Cap1-Subject pronouns

Cap1-Subject pronouns - Subject pronouns In this...

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Unformatted text preview: Subject pronouns In this presentation, we're going to look at the form and use of the subject pronouns in Spanish. Let's get started! Compare these two sentences: Jorge es mexicano. l es mexicano. In the first sentence, we name the person who is Mexican. In the second sentence, we replace the person's name with the word l. And your point is...? A pronoun is a word that replaces a noun: Jorge = l. Examples of pronouns in English are: "I, you, he, she, it, we, they." Some pronouns have different forms to talk about the same person: "I, me, my, mine, myself." For right now, we are going to look at one of these forms, but we'll get to the other forms soon. Los pronombres Here are the subject pronouns in Spanish: I = yo you = t, usted (Ud.) he = l she = ella we = nosotros, nosotras you = ustedes (Uds.) they = ellos, ellas Yo This means "I" and is used in the same way as in English. Yo soy americano. Yo soy estudiante. Note that it is not capitalized unless it starts a sentence: Mi amigo y yo... l y ella These pronouns are used in the same way as their English counterparts: Jorge y Ana son mexicanos. l es de Guadalajara y ella es de Acapulco. Don't forget to put the accent mark on "l" (although you rarely see an accent on a capital letter). Ellos y ellas In English, we have one word to express the idea of "they," but in Spanish, we distinguish between "they" for masculine and feminine: Jorge y Juan son mexicanos. Ellos son de Guadalajara. Ana y Gloria son mexicanas. Ellas son de Acapulco. If the group is mixed (masculine and feminine), use the masculine pronoun: Jorge y Ana son mexicanos. Ellos son estudiantes en la universidad. Nosotros y nosotras Likewise, in English we have one word to talk about "we," but in Spanish, we distinguish between "we" masculine and feminine: Juan: "Mi hermano y yo somos de Argentina. Nosotros vivimos en Buenos Aires." Juana: "Mi hermana y yo somos de Bolivia. Nosotras vivimos en La Paz." As is the case with "ellos, ellas," use the masculine pronoun if it refers to a mixed group: Juan: "Mi hermano, mi novia, y yo somos de Argentina. Nosotros vivimos en Buenos Aires." Juana: "Mi hermana, mis padres, y yo somos de Bolivia. Nosotros vivimos en La Paz. Hey, you! In English, we use the word "you" to talk to: One person Many people A person much older than we are A person much younger than we are A person about the same age as we are A person with a higher social or economic rank (president, judge, mayor, boss, priest, lawyer, professor...) A person with a lower social or economic rank) T & usted In Spanish, things aren't quite that simple. There are several ways to express the concept of "you": t: one person of about the same age (or younger) that you know quite well. usted (abbreviated Ud.): one person who is older than you, who has a higher social or economic rank, and/or is someone you have just met. Wait! There's more! When we want to talk to more than one person ("all of you" or "y'all"), we can use: ustedes (abbreviated Uds.): this is used in most cases, regardless of whether the group you are addressing consists of "t" or "usted." vosotros/vosotras: this is used only in Spain and only when everyone in the group is "t." We won't be studying this pronoun form, but just learn to recognize it when you see it. That's confusing! Not really! Here's a summary: Singular Informal: t Formal: usted Plural Formal/informal: ustedes One more point! In English, we always have to use a subject pronoun. Look at these sentences: Went to the store. Speaks German. Like classical music. Without the subject pronoun, we don't know who we are talking about. The verb doesn't give us enough information: "like" can refer to I, you, we, or they. Spanish is different! Look at these sentences in Spanish: Soy de Chicago. Eres estudiante. Es mexicana. Somos atletas. Son hermanos. The verb does give us enough information: "soy" matches "yo," "eres" refers to "t," "es" goes with "l/ella/Ud.," "somos" matches "nosotros," and "son" is paired with "ellos, ellas, Uds." As such, Spanish sentences frequently drop the subject pronoun in writing and speech; they are not needed to clarify who we are talking about. Let's practice! Rewrite each sentence with an appropriate subject pronoun. _____ estudio espaol. _____ eres estudiante. Juan es mi amigo. _____ es de Chile. Marta es muy inteligente. _____ estudia fsica y qumica. Mis hermanos y yo somos atletas. _______ jugamos al vlibol y al ftbol. Mis hermanos juegan al bisbol tambin [also]. ______ son muy atlticos. How did you do? Yo estudio espaol. T eres estudiante. Juan es mi amigo. (l) es de Chile. Marta es muy inteligente. (Ella) estudia fsica y qumica. Mis hermanos y yo somos atletas. (Nosotros) jugamos al vlibol y al ftbol. Mis hermanos juegan al bisbol tambin [also]. (Ellos) son muy atlticos. That's a wrap! We've seen the subject pronoun forms and uses. Keep an eye and an ear open for them as you proceed in your Spanish classes. ...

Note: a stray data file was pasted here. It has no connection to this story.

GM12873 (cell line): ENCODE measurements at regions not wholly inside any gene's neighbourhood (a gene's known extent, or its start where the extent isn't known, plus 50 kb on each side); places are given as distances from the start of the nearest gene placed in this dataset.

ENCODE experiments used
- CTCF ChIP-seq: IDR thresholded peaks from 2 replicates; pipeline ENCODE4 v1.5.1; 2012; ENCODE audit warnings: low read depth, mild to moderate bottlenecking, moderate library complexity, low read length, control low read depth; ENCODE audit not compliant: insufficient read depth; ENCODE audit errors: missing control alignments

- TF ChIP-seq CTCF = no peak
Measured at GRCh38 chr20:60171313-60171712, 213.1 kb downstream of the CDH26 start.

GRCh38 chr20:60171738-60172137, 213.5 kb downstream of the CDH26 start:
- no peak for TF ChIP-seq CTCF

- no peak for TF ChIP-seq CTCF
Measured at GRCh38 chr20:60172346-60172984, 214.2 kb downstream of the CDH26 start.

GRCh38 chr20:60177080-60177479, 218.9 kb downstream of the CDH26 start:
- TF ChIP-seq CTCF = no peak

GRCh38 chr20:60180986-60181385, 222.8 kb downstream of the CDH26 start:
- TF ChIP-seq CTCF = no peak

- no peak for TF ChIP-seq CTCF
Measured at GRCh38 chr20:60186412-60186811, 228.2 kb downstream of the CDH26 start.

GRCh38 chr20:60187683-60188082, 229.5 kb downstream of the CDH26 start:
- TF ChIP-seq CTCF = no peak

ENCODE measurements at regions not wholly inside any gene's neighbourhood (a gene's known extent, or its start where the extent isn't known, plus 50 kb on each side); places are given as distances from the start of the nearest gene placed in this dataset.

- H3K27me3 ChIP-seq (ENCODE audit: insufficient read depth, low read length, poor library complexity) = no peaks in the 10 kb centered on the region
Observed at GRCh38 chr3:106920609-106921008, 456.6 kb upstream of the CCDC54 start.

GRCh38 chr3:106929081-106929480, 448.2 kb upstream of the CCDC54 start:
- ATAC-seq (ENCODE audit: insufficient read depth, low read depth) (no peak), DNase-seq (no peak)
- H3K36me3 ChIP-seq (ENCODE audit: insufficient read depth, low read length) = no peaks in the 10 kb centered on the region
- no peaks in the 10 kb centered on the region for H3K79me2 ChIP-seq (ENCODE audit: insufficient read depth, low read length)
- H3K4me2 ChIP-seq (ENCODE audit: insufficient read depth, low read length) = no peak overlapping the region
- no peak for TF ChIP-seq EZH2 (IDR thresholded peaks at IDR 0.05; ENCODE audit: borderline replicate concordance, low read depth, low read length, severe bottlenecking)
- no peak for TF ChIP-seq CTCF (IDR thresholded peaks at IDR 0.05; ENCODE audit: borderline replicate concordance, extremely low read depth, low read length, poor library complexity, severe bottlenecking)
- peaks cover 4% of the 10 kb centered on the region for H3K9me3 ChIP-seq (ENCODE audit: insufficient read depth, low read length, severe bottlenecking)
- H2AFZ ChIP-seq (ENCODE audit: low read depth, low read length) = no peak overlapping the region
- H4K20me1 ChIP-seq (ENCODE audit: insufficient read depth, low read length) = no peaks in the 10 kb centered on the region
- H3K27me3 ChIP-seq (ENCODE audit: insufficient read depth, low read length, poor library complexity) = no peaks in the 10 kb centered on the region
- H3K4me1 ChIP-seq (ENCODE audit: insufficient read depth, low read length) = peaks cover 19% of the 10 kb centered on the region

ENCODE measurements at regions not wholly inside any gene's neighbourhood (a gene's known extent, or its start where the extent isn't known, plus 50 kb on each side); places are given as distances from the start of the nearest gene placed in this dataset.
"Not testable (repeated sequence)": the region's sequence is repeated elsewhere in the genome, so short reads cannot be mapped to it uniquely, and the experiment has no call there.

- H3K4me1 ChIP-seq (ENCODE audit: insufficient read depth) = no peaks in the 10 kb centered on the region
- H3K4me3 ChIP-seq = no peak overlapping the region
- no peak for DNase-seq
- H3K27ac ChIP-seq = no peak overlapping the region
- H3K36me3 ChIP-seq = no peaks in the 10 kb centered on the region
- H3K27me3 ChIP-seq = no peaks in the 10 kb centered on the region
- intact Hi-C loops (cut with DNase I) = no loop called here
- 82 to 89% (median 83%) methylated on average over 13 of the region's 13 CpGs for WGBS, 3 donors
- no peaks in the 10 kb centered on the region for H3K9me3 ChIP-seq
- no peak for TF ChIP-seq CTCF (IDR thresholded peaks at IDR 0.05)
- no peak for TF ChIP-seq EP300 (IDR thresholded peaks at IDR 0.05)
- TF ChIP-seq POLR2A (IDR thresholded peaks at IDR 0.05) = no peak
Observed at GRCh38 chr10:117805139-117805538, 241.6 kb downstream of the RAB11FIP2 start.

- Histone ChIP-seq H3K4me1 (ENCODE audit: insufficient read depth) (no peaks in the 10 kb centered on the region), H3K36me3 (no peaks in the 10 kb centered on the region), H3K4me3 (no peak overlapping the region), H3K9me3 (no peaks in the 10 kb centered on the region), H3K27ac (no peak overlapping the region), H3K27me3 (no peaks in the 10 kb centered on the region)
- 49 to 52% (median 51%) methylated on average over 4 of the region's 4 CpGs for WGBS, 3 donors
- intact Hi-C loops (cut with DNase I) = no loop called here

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This note was uploaded on 02/14/2011 for the course SPAN 121 taught by Professor Losada during the Spring '08 term at South Carolina.

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